Imagine your worst nightmare. Now imagine that you have to experience your worst nightmare about a two dozen times a year including about 9 days in a row every summer. Your loved ones do everything they can to help you through the horrible experience, but there is only so much they can do. They can’t stop the nightmare itself and most of those nightmares happen on days that no one can predict. Those unpredictable days are the worst because the most effective way your family can help you takes two hours to start helping you feel less scared and works best if given well before your nightmare starts occurring. Your fear doesn’t even have to be rational to be terrifying, some people would be peeing their pants if they were dropped into a room full of garter snakes.
This is what some dogs that are terrified by fireworks experience every year. I have one of those dogs. When I can predict fireworks it’s not so bad, I give her medicine 2 hours before I anticipate fireworks, have high-value food ready for counter conditioning and distraction, turn up music, apply lavender essential oil to a favorite resting place and take time off work so I can stay up with her. During predictable stretches of fireworks like near 4th of July, she actually improves over the week.
The bigger problem is the fireworks on random nights throughout the year, like when my neighbors set off over a dozen fireworks on December 2nd. Her medicine takes 2 hours to reach full effect, so when I give the medicine as soon after the first bang as I can, the fireworks might be over by the time her meds kick in. In the meantime, no matter what I do to help her, she is terrified and trembling. During these times she is over threshold and is being sensitized to fireworks despite the fact that I am doing everything else I can to help her.
I’ve counter conditioned her to the legal fireworks. Many dogs can be counter conditioned using an electronic recording to the other fireworks. Unfortunately, Astrid is able to detect the difference between electronic recordings and the real fireworks and is already ease enough with electronic recordings to relax and nap through electronic recordings of fireworks even when played at loud volumes. I’ve tried pheromones. I make sure I have some Trazodone in the house at all times. I’ve installed some soundproofing in the home, covered the windows, created a safe retreat area and done as many of the expert recommendations as I can. But all of this cannot fully combat the window shaking booms on random nights from my neighbors’ illegal fireworks, especially when they occur on a walk where we do not have the benefit of any of the sound dampening measures. She will still be shaking and terrified at our feet, despite our best efforts whenever people choose to set off fireworks on random days.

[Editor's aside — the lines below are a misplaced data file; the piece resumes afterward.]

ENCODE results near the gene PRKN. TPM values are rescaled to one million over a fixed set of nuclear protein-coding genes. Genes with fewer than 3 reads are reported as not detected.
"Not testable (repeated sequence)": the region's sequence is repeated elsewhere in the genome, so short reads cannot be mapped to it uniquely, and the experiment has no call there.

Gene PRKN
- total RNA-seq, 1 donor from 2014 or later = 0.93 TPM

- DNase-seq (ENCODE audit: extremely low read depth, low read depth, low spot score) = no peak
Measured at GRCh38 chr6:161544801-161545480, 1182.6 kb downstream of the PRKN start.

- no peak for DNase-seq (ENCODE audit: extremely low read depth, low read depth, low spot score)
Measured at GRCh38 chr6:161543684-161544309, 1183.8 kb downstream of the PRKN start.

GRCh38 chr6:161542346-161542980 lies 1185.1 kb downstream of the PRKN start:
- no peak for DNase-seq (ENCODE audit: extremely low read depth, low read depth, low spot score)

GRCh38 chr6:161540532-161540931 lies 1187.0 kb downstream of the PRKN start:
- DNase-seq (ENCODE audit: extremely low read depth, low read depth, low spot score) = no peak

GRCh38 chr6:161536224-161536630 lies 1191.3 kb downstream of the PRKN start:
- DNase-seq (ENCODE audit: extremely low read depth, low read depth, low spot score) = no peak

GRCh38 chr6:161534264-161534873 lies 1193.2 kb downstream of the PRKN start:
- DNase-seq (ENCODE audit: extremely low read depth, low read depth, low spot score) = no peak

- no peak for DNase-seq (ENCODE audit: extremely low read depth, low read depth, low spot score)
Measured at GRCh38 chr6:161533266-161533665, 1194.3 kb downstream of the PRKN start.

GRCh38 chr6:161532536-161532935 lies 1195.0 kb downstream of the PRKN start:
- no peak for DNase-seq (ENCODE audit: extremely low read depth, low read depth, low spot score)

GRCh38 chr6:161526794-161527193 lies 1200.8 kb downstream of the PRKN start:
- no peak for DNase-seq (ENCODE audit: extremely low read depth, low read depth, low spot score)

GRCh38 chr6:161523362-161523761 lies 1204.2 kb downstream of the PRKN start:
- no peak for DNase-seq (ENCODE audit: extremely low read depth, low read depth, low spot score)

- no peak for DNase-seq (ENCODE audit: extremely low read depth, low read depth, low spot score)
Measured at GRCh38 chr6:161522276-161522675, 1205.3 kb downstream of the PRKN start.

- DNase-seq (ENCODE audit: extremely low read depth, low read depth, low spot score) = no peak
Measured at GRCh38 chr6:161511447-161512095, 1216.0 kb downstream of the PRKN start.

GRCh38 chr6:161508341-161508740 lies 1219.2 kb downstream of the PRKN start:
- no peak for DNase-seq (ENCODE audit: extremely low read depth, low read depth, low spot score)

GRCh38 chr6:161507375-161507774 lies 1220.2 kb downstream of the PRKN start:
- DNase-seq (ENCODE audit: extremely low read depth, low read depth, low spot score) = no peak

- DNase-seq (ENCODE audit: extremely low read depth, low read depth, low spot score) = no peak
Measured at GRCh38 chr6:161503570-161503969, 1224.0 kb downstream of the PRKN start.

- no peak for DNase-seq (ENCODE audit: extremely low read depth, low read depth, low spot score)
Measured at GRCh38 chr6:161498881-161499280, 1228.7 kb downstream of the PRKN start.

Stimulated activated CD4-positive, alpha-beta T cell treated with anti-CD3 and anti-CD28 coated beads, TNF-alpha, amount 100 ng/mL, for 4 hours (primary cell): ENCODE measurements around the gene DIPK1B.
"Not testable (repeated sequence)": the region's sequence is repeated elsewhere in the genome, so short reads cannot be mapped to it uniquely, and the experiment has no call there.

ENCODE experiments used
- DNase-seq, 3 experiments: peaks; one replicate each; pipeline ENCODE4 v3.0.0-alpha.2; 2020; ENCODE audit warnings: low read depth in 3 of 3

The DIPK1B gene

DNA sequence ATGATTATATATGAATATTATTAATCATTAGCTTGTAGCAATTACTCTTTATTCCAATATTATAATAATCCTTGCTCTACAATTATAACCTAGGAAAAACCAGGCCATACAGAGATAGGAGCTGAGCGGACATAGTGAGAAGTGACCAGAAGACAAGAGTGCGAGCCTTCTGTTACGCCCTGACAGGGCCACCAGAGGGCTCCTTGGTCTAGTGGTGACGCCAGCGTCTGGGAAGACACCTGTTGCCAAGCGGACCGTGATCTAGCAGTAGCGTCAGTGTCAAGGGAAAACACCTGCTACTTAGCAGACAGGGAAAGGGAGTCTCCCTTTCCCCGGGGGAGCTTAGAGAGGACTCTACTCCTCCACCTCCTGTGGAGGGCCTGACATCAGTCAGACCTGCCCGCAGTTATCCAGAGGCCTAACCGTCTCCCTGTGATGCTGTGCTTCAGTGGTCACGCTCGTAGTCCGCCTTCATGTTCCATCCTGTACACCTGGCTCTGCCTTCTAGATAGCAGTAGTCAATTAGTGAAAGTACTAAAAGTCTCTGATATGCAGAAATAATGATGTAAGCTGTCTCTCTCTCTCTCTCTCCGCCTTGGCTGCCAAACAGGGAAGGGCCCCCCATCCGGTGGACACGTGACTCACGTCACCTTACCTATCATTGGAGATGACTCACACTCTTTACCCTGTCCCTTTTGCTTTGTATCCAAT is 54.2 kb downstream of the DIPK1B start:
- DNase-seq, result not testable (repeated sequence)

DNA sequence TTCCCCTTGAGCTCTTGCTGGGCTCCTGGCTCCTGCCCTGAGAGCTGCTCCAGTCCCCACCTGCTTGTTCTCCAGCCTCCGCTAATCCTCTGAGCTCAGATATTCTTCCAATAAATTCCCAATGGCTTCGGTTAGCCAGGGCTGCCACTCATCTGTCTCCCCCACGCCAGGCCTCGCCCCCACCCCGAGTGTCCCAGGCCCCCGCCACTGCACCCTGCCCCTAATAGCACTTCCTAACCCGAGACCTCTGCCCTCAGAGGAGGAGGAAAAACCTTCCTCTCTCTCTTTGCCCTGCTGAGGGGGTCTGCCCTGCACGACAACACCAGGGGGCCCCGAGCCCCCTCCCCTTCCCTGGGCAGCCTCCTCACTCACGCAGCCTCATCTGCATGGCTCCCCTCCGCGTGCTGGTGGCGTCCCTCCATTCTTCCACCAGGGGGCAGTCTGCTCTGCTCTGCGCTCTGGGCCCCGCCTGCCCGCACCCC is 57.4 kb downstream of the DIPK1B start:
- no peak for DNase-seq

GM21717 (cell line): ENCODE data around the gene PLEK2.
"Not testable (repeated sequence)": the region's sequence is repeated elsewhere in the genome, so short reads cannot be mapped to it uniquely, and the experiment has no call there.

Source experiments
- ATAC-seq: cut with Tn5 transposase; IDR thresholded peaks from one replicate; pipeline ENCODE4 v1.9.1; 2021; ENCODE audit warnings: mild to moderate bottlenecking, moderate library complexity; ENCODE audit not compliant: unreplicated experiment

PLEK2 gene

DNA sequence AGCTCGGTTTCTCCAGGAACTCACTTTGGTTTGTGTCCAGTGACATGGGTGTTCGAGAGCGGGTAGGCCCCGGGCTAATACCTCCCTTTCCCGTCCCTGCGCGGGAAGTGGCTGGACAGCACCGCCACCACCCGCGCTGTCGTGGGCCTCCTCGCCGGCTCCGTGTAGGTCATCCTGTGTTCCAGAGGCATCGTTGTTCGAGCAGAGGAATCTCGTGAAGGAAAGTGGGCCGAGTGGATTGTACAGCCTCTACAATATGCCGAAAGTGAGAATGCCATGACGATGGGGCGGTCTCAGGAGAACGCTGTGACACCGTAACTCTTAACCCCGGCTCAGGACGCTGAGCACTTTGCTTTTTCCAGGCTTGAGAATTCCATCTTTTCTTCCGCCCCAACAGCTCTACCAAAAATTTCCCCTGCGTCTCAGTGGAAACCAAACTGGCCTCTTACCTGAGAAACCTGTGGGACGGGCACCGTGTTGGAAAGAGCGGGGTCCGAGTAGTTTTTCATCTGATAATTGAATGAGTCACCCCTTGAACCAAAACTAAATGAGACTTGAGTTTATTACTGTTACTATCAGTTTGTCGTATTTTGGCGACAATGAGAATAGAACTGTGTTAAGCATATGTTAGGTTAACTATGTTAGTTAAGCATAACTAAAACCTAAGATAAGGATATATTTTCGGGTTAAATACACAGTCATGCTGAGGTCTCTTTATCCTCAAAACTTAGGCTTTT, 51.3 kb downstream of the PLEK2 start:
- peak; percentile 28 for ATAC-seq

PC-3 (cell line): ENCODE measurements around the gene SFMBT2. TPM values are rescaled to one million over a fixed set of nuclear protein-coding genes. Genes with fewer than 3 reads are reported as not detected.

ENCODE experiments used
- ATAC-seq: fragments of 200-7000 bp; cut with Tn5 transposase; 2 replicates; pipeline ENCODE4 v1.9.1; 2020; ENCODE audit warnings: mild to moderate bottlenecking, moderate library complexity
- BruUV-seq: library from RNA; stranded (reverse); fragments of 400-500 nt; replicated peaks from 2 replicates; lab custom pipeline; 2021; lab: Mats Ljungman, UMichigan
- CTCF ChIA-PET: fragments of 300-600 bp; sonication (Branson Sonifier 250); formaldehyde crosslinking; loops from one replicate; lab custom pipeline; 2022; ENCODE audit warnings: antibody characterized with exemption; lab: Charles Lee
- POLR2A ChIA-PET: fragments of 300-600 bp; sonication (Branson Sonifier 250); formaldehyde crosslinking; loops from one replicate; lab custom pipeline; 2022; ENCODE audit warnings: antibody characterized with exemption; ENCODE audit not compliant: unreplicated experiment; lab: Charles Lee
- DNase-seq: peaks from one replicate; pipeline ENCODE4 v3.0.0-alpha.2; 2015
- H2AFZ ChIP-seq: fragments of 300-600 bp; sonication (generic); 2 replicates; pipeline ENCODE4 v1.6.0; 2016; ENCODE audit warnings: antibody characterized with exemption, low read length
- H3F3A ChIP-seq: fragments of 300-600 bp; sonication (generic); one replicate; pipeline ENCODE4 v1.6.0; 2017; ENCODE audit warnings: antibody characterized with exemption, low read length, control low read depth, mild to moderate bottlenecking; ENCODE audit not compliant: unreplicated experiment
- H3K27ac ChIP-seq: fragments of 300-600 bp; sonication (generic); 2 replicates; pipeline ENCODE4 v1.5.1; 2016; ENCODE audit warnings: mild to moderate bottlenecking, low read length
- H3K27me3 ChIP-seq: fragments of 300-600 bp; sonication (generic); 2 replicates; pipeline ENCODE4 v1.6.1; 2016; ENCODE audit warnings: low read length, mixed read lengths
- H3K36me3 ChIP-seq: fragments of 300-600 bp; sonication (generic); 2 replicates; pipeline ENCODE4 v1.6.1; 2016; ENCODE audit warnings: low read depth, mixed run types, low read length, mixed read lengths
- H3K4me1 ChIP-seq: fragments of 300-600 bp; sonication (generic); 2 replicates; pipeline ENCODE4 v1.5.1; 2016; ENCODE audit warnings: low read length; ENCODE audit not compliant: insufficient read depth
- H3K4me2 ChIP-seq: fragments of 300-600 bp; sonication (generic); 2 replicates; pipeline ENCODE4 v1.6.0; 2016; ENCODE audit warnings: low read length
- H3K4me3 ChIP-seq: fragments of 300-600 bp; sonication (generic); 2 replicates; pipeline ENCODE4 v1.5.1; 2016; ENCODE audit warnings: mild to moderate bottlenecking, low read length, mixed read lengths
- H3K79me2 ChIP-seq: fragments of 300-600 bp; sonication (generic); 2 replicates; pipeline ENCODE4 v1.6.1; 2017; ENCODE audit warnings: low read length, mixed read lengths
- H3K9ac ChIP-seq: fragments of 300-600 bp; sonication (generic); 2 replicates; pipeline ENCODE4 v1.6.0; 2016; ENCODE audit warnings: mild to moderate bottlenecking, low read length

How bad could a little firework show really be?
Storengen et al. found 39% of dogs were fearful of loud noises such as fireworks, gunshots, and thunderstorms. Others studies have estimated the fear of fireworks to be as low as 20% to as high as 50 %. A study done in New Zealand found that 6 percent of the dogs and cats in the study had received a firework related injury (Walker et al.). Fear of these three sources of noise was highly correlated, dogs that were afraid of one where likely to be afraid of the other two. Fortunately, gunshots can often be avoided by not going near areas people are hunting or near shooting ranges and thunderstorms tend to be predicted by meteorologists. No such luck with fireworks shot off in non-professional displays on days not typically associated with fireworks. The days surrounding 4th of July are typically the busiest time for lost pets for many shelters every year with many of these cases being suspected of spooking at fireworks. How many more cases happened during the rest of the year after random fireworks on a night the pet parents thought it was safe to let their dog enjoy their backyard?
Many people also suffer during fireworks. An estimated 10 to 20 percent of veterans are diagnosed with PTSD and many are triggered by fireworks. Shawn Gourley, the co-founder of Military with PTSD, provides signs for veterans that asks neighbors to be courteous with their fireworks. Gourley says “It isn’t to stop fireworks. What it is, is any day leading up to July 4 and the days following July 4. If you’re going to be setting off fireworks if you could just give the veterans a heads up. It’s the unexpected fireworks that is what bothers them, what can trigger (PTSD).” Some veterans describe their experience during unexpected fireworks as causing overwhelming feelings of terror. Many can cope with the fireworks done on specific holidays, but when some neighbor decides to shoot them off at an irregular time of day or some random day during the year, they cause some of their neighbors and many pets to live their worst nightmare and become sensitized so that their fear will be worse the next time a neighbor sets off fireworks. Here is an article about veterans’ experiences with fireworks.
Fireworks also cause harm in other ways. According to the National Fire Protection Association, every year fireworks in the United States cause about 18,500 fires causing 43 million dollars in property damage and 12,900 injuries. Only 2 out of 5 fires caused by fireworks are reported on July 4th.